Spring 2009 Wisdom Course Study Questions

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We'll use this page for major course study questions. They will be organized by class date and topic. Please add your notes and answers to specific study questions.

Jan 20: Greek/Hellenistic Wisdom 1

1. Contrast the model of wisdom in Socrates and Achilles. What might Plato be trying to say in drawing the comparison?:Socrates’ model of wisdom is a platonic model which is bases knowledge through logos; logos de-emphasizes emotions and focuses on rationality. In addition, Socrates thought in a dualistic manner and said that the body impedes the soul from obtaining true knowledge. Achilles on the other hand had a Homeric model of wisdom where he thought that true knowledge came from actions and emotions (mythos). It seems that Plato draws a comparison between Socrates and Achilles in the Santilli reading to demonstrate that despite being opposites, both Homeric wisdom and platonic wisdom can coexist and at times even integrate together to form a more complete model of wisdom.

2. What is Socratic wisdom?

Socratic wisdom: knowing and accepting that there are things we do not know. You have to get rid of your pretenses to knowledge and understand that there are limitations. This will lead to humility.

The problem with Socrates is that his constant questioning and attempt at revealing others’ ignorance annoyed people. It’s one thing to know that you don’t know everything, but it’s another to humiliate others. Inquiry should be collaborative and joyful. His destructive questioning left him at odds with his community, making him, in some ways, a failure, a disconnect. (Anna)


Socratic wisdom can be easily summed up as knowing that/what you don’t know. This idea of wisdom calls for a person to purge his or her pretense of knowledge.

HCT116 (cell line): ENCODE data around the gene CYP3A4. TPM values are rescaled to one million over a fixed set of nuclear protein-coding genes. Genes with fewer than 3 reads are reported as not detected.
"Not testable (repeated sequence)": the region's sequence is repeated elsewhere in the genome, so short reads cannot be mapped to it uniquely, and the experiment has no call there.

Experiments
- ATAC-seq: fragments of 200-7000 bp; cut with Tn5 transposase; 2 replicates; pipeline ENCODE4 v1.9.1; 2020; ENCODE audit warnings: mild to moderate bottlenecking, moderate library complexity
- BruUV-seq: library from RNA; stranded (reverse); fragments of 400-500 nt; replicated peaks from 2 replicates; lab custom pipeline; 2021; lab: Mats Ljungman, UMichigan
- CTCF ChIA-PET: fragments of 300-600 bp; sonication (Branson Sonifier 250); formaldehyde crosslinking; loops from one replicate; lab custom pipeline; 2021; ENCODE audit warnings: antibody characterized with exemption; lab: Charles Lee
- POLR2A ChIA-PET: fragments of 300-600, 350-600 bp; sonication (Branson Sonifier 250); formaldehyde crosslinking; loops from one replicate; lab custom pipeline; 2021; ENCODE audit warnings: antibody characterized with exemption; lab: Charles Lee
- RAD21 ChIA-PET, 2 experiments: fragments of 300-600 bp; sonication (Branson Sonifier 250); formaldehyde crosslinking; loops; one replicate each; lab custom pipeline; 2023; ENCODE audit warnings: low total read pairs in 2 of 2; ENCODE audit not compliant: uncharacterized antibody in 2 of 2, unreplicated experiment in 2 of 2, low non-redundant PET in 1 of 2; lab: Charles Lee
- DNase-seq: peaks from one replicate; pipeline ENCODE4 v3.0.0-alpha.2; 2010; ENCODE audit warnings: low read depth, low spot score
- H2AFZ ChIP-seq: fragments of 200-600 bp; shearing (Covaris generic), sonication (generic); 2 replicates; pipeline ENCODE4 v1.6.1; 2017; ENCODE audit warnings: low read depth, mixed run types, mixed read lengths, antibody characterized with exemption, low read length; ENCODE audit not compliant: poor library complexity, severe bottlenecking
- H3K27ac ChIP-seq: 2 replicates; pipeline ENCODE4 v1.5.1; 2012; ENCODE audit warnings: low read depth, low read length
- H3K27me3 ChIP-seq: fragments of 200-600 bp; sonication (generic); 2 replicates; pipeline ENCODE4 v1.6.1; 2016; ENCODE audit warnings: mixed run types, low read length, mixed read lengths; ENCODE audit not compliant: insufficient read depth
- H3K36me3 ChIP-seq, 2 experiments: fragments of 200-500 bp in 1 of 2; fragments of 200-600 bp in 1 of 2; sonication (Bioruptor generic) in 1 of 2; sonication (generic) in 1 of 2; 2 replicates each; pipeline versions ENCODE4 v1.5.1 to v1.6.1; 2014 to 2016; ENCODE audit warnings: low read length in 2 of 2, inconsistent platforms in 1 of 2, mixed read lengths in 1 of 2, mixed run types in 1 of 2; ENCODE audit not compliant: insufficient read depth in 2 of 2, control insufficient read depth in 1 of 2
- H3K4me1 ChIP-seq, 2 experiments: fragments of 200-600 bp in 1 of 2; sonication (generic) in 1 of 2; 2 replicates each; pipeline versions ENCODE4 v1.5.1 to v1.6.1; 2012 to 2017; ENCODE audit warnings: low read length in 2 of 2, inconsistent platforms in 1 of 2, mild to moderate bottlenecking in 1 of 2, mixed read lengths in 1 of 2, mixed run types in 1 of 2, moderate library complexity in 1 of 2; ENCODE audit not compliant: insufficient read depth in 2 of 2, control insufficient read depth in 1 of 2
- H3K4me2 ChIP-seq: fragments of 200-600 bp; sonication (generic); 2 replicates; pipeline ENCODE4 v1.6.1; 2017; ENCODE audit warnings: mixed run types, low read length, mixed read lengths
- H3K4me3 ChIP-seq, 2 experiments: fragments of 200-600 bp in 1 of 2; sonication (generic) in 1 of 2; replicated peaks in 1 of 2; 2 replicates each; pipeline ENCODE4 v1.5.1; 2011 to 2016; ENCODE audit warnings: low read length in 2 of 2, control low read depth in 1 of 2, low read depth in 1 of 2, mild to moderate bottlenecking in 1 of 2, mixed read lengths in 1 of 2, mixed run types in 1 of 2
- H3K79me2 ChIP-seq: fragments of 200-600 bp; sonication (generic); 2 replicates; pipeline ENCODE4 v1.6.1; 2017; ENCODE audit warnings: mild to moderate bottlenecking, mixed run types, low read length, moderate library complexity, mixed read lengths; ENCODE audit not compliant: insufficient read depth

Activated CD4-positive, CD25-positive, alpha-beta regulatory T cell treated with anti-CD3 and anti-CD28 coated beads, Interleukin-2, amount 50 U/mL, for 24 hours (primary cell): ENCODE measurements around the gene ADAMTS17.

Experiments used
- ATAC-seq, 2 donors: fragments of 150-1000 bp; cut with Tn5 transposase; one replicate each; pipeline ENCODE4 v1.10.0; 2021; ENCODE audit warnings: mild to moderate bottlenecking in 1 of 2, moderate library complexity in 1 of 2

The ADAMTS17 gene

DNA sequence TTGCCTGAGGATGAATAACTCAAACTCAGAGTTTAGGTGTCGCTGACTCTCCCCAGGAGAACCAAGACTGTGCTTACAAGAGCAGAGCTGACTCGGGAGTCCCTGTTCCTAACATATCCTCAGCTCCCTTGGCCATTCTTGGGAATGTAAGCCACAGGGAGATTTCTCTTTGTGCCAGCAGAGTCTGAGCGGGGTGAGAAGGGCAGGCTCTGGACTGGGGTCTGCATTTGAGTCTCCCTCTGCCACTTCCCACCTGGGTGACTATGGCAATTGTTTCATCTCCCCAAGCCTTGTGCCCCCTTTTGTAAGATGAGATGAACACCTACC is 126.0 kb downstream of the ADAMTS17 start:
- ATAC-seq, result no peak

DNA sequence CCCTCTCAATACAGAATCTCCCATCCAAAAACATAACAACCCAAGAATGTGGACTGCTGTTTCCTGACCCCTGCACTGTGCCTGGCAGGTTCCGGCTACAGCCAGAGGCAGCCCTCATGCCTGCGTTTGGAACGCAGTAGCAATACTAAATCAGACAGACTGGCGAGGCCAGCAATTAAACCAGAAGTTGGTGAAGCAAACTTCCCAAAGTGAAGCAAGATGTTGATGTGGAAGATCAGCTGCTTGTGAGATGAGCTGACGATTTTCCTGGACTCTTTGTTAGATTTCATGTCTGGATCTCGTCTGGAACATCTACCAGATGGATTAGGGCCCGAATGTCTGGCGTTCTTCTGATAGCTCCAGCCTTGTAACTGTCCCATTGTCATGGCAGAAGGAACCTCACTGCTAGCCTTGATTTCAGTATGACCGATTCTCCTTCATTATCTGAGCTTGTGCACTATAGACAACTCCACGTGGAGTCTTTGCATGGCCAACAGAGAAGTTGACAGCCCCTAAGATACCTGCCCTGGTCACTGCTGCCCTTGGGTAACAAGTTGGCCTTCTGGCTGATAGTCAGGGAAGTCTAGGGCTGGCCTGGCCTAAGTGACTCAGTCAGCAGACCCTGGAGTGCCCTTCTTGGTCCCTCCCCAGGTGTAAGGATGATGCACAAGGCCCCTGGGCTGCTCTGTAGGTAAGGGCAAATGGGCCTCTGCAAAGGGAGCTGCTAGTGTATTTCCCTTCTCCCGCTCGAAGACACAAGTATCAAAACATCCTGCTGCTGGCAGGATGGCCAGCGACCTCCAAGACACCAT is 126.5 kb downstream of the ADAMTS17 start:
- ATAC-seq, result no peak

This hemlock laden slope is rather sticky. The type of questioning is referred to as Elenchus which is the critical questioning of another person and their area subject matter expertise.

The real question becomes not are their limits to this form of wisdom but what are the limits?

~Atlas~

3. How does Plato use myth to depict the state of the soul in wisdom, and in the pursuit of wisdom?:Plato’s philosophy marks the beginning of organizing thought in a more structured manner. This is the contrast between Homeric wisdom and Platonic wisdom; Homeric wisdom is embedded in action, like Achilles. Platonic wisdom emphasizes rationality and logos. Logos vs. Mythos – mythos is observed more as an emotional state (most obvious in children) while, Logos is like when older children and adults assume roles from the outside world which are systematic and reasoned. For Plato, mental functioning is no longer identified with the organic and the mythic – the senses, with action, with poeticized accounts of reality. Rather it resides in our ability to step back from the purely sensory. The artistic, the poetic, and the mythic, he claims, deal not with the truthful eternal nature of things, but rather with their phenomenal appearance. The mind hence is completely stripped of its mythos roots.


4. What is Labouvie-Vief's criticism of Platonic thought and how does she see wisdom as "integrated thought"? Specifically, how does she use evidence from developmental psychology to support her position?:Labouvie-Vief's criticism of Platonic thought, as it pertains to wisdom, is based in Plato's dualism. Plato's view of disembodiment ignores some of Labouvie-Vief's fundamental attributes of wisdom for example; Platonic thought would place little importance upon subjective and psychological dimensions of life. Plato made the assumption that a person can think independently of the influence of their own subjective experience. Plato’s separation of mythos and logos and overall denial of the importance of mythos denies the roots of the human experience. This mechanization of thought to the extent that there can be thought without thinkers was viewed as a fundamental flaw. While Piaget (formal cognitive developmental theorist) acknowledged that mythos is the root from which logos is formed, Piaget like Plato devalues mythos in later forms of development. On the other hand, Perry (post formal cognitive development) explained the shift to logos as a lack of development of meta-language to connect logos and mythos, suggesting that intelligence and wisdom are associated with the mature reconnection or development of logos and mythos used interdependently. According to Labouvie-Vief, “the mature individual, in turn, realizes that the subjective and communal are a necessary part of one’s endeavors to be objective” (72). (Kelsey Chartrand)